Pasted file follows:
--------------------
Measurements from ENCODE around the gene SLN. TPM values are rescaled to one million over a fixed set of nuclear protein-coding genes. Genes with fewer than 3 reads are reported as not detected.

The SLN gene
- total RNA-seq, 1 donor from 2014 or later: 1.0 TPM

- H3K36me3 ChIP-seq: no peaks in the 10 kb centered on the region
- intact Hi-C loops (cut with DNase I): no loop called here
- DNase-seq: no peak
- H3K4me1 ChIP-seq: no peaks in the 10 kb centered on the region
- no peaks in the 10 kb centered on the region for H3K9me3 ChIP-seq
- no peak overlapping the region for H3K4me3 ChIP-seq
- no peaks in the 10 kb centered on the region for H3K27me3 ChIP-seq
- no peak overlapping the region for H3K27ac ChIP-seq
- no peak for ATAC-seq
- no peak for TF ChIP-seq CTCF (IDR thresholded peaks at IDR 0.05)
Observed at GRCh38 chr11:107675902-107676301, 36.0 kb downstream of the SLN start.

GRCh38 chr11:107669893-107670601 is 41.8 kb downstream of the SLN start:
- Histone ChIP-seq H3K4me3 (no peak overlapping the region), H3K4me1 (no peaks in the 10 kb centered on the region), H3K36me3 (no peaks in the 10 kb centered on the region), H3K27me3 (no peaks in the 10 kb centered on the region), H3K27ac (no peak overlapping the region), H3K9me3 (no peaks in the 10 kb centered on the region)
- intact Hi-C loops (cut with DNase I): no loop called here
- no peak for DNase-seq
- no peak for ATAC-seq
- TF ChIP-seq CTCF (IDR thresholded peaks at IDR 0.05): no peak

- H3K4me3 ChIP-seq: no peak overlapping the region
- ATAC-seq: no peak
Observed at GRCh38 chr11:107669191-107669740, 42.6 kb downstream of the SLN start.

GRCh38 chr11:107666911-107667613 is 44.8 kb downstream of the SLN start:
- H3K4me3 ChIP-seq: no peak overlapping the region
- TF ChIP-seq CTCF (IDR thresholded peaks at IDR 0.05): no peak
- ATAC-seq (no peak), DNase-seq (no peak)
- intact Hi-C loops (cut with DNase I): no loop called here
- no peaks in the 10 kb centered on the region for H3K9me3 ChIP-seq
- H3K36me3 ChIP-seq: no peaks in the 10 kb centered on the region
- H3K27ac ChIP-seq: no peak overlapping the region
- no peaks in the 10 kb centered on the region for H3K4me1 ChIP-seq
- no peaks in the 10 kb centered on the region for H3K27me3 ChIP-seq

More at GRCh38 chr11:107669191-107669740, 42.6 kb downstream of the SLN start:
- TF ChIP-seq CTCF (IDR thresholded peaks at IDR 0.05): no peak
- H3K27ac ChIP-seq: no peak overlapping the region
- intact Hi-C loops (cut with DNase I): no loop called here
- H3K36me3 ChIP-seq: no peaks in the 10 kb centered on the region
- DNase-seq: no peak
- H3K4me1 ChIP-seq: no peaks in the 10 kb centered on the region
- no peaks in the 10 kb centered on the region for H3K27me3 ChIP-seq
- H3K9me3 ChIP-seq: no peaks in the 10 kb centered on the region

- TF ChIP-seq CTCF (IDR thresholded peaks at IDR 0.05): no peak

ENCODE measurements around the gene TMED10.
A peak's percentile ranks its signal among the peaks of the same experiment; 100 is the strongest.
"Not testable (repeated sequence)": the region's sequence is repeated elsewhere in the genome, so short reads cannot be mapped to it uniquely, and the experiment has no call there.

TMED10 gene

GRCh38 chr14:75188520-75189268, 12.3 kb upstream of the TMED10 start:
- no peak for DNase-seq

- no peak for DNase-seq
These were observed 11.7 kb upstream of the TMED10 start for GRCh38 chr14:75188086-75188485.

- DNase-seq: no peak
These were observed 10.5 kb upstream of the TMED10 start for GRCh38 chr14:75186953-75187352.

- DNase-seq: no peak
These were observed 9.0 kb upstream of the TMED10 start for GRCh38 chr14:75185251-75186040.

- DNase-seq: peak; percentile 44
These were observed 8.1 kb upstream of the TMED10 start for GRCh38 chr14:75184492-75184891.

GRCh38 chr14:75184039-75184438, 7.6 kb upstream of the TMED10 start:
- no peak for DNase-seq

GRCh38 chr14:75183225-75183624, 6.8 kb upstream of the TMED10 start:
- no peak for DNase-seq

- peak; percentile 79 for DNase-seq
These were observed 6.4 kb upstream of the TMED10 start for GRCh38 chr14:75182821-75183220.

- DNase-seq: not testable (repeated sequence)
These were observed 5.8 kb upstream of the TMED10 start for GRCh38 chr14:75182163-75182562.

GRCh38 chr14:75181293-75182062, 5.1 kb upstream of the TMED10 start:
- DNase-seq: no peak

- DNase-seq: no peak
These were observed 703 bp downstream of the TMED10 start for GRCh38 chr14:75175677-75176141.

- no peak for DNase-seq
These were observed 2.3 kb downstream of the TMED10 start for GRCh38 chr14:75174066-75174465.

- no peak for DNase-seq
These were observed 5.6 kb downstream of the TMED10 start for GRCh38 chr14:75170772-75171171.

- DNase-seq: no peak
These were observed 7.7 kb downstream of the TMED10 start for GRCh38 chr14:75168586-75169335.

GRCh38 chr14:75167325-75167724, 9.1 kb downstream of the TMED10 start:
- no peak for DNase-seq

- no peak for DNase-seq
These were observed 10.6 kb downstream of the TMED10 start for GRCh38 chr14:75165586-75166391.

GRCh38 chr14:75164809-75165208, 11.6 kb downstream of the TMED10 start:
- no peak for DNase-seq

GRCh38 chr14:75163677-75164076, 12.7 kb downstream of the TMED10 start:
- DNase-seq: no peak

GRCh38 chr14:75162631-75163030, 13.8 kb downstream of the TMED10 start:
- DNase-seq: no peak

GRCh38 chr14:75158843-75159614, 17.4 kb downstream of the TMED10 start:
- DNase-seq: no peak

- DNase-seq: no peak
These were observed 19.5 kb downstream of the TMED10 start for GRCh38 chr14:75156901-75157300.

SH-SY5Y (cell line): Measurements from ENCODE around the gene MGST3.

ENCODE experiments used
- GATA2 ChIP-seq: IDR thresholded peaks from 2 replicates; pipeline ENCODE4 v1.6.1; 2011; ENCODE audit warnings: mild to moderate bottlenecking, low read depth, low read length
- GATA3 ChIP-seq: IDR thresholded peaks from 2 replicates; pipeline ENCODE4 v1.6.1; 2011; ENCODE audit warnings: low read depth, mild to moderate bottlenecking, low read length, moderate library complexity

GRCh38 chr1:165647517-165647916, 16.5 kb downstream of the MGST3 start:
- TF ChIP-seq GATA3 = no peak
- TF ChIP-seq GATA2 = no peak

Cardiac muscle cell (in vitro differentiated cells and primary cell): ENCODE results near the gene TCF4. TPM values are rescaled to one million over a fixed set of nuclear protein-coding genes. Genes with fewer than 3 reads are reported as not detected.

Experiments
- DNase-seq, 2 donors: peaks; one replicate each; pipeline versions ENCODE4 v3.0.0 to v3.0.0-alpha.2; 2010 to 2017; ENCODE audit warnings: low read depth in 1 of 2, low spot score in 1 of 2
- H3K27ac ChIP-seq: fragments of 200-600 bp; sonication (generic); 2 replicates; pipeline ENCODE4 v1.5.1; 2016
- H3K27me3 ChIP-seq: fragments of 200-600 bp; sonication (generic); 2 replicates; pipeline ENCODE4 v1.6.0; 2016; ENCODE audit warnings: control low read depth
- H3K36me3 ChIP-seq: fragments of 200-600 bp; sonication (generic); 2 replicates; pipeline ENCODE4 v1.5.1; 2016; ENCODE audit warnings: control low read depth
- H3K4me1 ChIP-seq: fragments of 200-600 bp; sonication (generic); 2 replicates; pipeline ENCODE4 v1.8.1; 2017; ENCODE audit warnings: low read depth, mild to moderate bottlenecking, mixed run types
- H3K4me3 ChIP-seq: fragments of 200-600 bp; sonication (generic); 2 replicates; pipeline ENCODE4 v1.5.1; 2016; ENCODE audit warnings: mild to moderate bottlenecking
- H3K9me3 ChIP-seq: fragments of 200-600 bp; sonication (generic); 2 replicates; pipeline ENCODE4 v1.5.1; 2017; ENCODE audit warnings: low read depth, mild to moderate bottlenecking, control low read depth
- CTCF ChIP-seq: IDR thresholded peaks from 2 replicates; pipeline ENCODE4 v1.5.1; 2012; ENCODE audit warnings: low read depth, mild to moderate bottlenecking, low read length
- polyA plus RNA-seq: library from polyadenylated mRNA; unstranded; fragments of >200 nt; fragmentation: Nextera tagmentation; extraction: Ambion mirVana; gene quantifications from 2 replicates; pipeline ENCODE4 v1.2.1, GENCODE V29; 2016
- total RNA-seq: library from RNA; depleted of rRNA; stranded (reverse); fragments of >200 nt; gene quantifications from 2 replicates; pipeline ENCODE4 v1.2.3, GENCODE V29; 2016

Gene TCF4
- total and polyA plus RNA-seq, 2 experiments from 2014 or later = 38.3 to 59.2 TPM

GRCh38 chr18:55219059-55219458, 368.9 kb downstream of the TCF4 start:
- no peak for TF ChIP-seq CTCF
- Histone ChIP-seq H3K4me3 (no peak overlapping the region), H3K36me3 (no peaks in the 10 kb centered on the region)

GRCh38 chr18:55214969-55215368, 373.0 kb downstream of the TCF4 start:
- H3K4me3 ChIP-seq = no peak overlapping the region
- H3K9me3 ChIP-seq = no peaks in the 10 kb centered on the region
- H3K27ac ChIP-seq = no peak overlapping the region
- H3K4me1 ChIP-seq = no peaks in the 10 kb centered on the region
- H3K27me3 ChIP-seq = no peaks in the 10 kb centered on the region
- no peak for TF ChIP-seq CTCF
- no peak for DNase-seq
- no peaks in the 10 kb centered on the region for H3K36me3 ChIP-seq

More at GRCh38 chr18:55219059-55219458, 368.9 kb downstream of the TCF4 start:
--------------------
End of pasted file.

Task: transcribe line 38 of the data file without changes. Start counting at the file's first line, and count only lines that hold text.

- H3K36me3 ChIP-seq: no peaks in the 10 kb centered on the region